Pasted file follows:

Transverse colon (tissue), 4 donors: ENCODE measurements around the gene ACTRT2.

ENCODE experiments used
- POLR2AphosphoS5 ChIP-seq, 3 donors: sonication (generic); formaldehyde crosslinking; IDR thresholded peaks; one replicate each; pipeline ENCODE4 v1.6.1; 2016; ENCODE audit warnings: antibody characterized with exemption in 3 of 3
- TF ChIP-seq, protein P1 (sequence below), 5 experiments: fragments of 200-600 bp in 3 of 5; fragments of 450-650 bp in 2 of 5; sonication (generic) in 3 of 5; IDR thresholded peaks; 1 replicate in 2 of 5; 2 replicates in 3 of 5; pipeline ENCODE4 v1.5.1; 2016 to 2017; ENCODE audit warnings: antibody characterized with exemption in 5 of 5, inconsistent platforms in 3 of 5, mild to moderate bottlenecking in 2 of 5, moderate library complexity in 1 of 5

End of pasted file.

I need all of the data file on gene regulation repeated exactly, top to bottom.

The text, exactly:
Transverse colon (tissue), 4 donors: ENCODE measurements around the gene ACTRT2.

ENCODE experiments used
- POLR2AphosphoS5 ChIP-seq, 3 donors: sonication (generic); formaldehyde crosslinking; IDR thresholded peaks; one replicate each; pipeline ENCODE4 v1.6.1; 2016; ENCODE audit warnings: antibody characterized with exemption in 3 of 3
- TF ChIP-seq, protein P1 (sequence below), 5 experiments: fragments of 200-600 bp in 3 of 5; fragments of 450-650 bp in 2 of 5; sonication (generic) in 3 of 5; IDR thresholded peaks; 1 replicate in 2 of 5; 2 replicates in 3 of 5; pipeline ENCODE4 v1.5.1; 2016 to 2017; ENCODE audit warnings: antibody characterized with exemption in 5 of 5, inconsistent platforms in 3 of 5, mild to moderate bottlenecking in 2 of 5, moderate library complexity in 1 of 5